At their cores, the cities may seem similar -- glistening downtowns perched on idyllic lakefronts (indeed, Milwaukee's lakefront is no less artificial than that of Chicago.) But the difference is in how they spread themselves across the land. In barely five minutes of driving north from downtown, Milwaukee's Gold Coast high rises give way to single family homes, and five minutes after that these houses gain their own private beaches and forests. By Whitefish Bay, the view up the coast is essentially the same as it will be for the next hundred miles. One must travel a good ten miles north of central Chicago to find a single-family home with a lake view. Milwaukee is a short interruption of nature; Chicago is its own nature.

    Thursday, October 02, 2008

    A south side mystery

    Wadhams Gas Station

    It began with a photo on Flickr, showing the well-known brick wall on 1st Street where a Wadham's gas station pagoda once stood. The building's outline remains embedded on the wall, along with part of a painted sign.

    "Oh," I commented. "I have a photo of that when it was still standing." But a dig through my film archives showed no such thing. Apparently, I was thinking of this place instead, which I photographed in the summer of 2001.

    I have no idea if it was a Wadham's or not. I'm not even sure where it stood -- somewhere between the Modjeska Theater on Mitchell Street, and St. Hyacinth's a few blocks south on Becher Street, to judge by the before and after images on my negatives.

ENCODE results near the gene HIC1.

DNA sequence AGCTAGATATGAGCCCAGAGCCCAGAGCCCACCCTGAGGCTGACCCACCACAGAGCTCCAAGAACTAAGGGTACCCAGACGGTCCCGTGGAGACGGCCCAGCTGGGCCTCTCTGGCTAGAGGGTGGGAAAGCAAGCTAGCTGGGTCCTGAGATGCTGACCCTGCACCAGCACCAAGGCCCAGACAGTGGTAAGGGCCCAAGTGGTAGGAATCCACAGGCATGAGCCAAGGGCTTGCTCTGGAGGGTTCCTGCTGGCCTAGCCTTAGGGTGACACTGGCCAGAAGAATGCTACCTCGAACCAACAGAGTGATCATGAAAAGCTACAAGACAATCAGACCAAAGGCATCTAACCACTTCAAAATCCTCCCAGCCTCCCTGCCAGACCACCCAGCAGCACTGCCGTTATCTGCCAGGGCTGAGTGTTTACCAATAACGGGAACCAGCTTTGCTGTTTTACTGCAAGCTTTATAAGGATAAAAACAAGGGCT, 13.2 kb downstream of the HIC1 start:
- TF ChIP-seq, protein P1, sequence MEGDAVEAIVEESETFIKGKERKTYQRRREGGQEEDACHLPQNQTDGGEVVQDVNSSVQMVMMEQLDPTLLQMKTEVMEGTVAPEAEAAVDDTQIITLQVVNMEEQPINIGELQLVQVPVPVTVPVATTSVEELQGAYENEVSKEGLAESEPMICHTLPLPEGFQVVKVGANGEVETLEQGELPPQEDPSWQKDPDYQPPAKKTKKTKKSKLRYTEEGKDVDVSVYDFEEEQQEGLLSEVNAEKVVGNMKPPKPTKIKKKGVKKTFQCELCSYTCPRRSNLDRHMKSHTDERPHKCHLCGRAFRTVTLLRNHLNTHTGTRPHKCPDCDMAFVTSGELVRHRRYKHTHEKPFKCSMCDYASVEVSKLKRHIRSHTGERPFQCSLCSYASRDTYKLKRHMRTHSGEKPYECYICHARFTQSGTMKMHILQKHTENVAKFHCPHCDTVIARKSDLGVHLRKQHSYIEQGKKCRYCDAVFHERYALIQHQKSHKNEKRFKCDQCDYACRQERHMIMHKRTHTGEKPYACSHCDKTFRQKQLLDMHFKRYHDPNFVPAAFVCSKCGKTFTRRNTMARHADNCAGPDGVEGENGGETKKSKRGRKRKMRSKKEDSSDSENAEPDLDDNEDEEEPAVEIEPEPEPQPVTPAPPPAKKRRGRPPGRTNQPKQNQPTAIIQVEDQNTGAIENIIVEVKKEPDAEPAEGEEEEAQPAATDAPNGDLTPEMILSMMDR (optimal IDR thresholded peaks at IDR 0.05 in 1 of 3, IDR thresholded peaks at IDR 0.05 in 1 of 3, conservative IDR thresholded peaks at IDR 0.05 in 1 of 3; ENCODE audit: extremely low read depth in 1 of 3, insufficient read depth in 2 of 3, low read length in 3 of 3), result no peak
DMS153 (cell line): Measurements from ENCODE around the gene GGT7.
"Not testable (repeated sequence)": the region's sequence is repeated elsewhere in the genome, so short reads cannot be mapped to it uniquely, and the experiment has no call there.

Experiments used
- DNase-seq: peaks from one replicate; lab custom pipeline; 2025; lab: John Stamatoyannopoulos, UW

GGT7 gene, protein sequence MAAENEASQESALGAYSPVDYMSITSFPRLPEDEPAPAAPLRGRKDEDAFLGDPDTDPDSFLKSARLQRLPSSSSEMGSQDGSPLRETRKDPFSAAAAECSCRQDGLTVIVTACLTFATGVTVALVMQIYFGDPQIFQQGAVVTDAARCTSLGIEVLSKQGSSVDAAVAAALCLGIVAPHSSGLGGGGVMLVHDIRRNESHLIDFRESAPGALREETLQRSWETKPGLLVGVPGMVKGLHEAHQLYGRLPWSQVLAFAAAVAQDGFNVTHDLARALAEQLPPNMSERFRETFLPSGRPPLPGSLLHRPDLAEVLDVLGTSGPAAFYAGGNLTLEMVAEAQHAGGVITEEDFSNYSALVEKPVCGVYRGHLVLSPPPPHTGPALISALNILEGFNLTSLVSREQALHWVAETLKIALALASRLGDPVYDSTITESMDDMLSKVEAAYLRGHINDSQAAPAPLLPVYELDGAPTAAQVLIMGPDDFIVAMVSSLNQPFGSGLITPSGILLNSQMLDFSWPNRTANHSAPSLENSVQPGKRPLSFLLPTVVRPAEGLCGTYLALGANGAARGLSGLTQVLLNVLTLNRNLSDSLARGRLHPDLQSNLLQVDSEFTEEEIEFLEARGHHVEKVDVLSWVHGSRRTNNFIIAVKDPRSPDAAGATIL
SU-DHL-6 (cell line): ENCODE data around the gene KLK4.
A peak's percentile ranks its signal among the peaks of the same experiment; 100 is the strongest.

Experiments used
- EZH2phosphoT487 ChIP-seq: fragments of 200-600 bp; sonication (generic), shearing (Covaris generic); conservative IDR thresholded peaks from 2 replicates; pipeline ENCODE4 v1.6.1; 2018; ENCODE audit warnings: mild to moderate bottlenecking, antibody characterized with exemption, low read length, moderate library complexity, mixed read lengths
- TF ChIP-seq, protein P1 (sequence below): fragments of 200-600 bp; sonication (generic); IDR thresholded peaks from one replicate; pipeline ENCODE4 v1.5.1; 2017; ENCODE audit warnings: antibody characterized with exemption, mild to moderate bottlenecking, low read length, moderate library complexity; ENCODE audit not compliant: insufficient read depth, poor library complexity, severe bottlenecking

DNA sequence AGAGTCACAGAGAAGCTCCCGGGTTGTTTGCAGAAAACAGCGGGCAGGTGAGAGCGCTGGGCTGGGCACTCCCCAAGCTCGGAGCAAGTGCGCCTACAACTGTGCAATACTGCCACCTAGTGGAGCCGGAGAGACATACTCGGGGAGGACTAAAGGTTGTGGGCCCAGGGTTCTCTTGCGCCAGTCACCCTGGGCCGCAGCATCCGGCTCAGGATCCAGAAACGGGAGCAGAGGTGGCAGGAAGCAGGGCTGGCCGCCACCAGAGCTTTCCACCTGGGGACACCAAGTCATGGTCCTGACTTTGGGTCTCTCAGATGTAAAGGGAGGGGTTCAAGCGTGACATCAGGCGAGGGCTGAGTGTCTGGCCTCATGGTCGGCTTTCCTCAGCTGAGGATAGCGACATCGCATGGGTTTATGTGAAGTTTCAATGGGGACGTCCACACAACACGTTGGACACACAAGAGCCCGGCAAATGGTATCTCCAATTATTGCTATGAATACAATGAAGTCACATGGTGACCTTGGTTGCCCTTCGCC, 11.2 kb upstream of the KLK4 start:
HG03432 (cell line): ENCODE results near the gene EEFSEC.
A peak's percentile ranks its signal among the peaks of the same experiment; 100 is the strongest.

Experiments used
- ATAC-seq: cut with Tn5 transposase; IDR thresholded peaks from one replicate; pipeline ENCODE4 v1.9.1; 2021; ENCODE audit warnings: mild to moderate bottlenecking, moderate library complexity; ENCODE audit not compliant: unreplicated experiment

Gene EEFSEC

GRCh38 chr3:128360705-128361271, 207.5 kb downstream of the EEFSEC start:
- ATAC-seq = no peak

Wadhams Gas Station

    Where was it? What was it? I turn to my readers for answers -- I have none!

    Monday, July 21, 2008

    Discovery World

    View from the new breakwater

    It's hard to argue with the new Discovery World building. From the outside, it's a knockout from every angle. It's a beautiful compliment to the Art Museum addition, without aping it.

    I visited Discovery World about a year ago, and got to see how the inside relates to the outside. The building's functions are expressed well from the outside, about... 75% of the way through, I'd say.

    Discovery World

    The Headhouse is clearly distinct as a gathering point, a circular structure with balconies at the top. Those balconies surround a ballroom/meeting space, and provide spectacular views of the city, the lake, and the new harbor to the south. An awkward moment does occur when storage space winds up being placed on the outside of the third floor space, complete with windows and a view of the harbor. Oops! It might have been better placed in a block with the elevators nearby -- service functions like that should be grouped; it's a basic rule of thumb. It also emphasizes some of the inherent difficulty of a round building.

    Lucky tables and chairs

    The main body of the building is laid out along a broad, tall corridor lined with windows facing the bay to the south, an attractive and open space that provides easy orientation.

    The glass tube

    At the end, one turns right and enters the primary exhibit space, which is dominated by a double-spiral staircase with an elaborate moving model in the center. A window wall to the north provides continued orientation, and creates a delightful view of the colorfully-lit model by night.

    Glowing in the night

    Discovery World